Bringing geography back to the study of international relations: Spatial dependence and regional context in africa, 1966-1978

John O'Loughlin, Luc Anselin

Research output: Contribution to journalArticle

46 Scopus citations

Abstract

The study of international relations usually occurs in a geographic vacuum. Little attention is given to the spatial context, both local and regional, in which interstate relations take place. A methodology for situating interstate relations in context is proposed. It evaluates the separate effects of national attributes, spatial dependence or neighbor effect, and regional heterogeneity on relations among states. Using the example of African interstate cooperation and conflict between 1966 and 1978, geographic context is identified as a strongly local (first-order neightbor) phenomenon by the use of an index of spatial association for dyadic data. Using the methods of spatial econometrics, the levels of conflict and cooperation for 42 African states in the study could be explained with a high degree of accuracy but individual dyadic relationship require more careful specification of attribute and geographic distance models. Both spatial dependence and spatial heterogeneity are strongly present in the African data and future study of African international relations should carefully examine their geographical context.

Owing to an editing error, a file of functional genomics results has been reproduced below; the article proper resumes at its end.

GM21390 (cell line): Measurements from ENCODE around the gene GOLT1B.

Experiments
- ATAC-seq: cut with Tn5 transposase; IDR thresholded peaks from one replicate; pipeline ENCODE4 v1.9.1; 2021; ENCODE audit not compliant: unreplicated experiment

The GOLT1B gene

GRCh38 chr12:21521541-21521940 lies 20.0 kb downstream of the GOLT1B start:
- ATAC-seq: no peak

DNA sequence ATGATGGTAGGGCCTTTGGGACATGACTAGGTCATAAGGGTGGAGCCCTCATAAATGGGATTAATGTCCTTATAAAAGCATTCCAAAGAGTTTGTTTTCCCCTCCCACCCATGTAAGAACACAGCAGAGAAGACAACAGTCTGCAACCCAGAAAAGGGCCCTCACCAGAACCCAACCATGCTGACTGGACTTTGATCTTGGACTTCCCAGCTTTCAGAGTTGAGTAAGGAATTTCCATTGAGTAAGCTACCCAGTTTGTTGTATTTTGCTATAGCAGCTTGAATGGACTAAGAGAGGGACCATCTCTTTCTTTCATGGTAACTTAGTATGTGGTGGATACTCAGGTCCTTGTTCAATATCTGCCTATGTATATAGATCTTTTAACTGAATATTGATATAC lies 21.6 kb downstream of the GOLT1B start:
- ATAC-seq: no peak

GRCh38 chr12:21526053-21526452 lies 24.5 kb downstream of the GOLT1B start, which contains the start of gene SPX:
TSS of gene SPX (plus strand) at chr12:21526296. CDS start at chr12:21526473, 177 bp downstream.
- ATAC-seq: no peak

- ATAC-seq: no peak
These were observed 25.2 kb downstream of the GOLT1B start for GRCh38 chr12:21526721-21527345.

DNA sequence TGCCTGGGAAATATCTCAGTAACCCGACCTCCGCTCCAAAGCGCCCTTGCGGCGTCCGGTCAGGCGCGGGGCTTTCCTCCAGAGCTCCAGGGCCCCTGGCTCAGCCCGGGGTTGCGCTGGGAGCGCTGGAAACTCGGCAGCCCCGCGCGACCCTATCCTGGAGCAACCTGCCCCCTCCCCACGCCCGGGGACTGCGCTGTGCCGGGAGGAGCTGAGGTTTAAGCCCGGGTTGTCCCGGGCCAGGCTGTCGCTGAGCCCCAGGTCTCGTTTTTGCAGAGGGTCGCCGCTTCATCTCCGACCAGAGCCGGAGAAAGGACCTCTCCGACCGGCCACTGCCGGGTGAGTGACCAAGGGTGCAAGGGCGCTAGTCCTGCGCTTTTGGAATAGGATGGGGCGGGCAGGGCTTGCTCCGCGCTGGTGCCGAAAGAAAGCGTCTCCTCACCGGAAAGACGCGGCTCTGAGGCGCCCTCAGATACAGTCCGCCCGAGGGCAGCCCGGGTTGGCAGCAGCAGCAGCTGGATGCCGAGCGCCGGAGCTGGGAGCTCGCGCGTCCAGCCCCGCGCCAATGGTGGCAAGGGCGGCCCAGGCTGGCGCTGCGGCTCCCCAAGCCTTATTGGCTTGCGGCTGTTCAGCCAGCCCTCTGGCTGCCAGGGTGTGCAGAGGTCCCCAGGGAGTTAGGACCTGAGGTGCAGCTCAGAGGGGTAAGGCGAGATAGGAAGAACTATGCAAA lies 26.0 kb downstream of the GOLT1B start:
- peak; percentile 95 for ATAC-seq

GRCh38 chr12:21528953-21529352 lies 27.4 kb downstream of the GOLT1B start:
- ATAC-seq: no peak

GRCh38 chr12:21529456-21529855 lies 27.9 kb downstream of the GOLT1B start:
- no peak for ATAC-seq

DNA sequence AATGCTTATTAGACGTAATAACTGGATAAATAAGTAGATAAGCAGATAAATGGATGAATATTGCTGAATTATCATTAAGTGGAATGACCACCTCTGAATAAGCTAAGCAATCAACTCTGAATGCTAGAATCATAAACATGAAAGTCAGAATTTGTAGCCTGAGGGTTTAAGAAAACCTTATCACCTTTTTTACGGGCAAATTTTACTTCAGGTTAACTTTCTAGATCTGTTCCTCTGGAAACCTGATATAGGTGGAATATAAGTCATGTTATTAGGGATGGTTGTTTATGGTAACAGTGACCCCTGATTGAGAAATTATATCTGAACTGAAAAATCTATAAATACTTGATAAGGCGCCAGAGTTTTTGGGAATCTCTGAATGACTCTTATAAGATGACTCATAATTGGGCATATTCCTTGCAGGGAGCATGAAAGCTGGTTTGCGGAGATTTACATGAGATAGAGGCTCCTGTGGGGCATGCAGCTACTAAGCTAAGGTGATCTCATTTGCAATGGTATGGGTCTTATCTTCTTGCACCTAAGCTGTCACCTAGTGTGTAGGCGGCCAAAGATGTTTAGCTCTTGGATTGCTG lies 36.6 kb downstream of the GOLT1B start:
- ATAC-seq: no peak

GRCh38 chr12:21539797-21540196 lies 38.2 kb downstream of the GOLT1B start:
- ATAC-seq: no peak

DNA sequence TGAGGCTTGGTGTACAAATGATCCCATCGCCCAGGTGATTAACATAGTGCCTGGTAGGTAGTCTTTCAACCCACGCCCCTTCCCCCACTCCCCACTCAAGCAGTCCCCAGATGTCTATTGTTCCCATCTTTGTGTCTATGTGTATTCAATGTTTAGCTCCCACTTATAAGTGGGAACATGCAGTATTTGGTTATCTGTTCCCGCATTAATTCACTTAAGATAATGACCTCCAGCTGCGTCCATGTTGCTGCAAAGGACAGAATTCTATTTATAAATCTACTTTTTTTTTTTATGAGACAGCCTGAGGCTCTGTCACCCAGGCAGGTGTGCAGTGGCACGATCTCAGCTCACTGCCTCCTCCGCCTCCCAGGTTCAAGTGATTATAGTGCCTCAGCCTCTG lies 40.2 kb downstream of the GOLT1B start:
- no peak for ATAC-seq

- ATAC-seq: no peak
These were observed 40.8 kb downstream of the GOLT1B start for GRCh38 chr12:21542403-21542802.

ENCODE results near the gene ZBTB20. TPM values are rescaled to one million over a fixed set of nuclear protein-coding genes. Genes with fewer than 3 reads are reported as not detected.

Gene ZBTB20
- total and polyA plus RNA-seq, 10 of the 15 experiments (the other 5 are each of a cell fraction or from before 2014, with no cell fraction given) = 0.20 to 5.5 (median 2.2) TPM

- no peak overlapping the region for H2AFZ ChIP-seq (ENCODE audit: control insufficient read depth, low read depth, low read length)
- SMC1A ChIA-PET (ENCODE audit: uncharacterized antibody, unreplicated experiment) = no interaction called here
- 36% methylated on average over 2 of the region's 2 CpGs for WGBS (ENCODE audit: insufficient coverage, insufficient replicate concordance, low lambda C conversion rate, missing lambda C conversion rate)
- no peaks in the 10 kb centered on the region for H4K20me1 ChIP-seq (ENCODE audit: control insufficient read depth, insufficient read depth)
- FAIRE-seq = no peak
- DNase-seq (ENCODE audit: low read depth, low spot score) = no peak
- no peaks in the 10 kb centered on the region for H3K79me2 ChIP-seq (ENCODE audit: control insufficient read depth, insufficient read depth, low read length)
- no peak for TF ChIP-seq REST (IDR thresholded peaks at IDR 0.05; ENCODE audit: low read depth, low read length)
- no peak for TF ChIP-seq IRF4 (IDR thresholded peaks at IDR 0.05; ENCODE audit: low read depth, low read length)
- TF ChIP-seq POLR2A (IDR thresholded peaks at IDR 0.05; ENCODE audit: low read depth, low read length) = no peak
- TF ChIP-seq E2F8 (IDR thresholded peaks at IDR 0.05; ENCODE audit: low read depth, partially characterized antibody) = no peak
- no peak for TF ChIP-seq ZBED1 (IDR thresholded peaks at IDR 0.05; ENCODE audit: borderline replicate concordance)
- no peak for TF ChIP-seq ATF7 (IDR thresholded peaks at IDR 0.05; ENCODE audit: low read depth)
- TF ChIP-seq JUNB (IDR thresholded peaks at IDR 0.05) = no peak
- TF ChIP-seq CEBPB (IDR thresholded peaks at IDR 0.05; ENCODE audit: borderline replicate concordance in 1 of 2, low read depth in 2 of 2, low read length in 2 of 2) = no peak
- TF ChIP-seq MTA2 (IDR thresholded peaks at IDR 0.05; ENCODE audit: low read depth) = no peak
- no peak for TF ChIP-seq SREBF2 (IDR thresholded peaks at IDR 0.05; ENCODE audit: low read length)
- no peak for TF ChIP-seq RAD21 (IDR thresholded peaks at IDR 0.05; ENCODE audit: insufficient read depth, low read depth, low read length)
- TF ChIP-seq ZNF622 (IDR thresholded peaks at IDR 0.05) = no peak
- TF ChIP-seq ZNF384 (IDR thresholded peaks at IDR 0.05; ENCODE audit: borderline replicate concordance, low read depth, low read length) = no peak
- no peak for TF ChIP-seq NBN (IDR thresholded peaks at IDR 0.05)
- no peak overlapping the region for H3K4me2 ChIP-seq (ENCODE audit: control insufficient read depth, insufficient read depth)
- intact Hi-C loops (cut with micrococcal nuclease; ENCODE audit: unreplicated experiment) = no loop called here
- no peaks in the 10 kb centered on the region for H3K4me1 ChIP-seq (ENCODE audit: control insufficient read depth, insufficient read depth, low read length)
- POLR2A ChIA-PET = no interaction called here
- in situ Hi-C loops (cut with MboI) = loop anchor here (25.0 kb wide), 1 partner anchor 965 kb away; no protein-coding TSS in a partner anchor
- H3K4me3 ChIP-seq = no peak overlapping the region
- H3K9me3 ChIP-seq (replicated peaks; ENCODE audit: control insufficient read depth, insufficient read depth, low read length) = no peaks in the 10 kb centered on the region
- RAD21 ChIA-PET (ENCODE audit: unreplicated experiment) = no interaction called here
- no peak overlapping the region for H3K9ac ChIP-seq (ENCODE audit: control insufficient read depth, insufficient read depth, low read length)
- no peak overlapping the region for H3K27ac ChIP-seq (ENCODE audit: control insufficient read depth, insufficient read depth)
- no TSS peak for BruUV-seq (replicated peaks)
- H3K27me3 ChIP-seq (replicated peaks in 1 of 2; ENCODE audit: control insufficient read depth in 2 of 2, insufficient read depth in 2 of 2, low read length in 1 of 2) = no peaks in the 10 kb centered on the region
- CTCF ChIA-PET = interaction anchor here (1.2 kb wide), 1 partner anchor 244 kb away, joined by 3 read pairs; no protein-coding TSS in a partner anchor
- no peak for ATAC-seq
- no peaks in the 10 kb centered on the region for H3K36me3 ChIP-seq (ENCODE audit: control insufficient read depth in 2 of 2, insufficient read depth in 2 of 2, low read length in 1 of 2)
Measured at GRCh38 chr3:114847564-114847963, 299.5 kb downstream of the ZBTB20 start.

Original languageEnglish (US)
Pages (from-to)29-61
Number of pages33
JournalInternational Interactions
Volume17
Issue number1
DOIs
StatePublished - May 1991

ASJC Scopus subject areas

  • Political Science and International Relations

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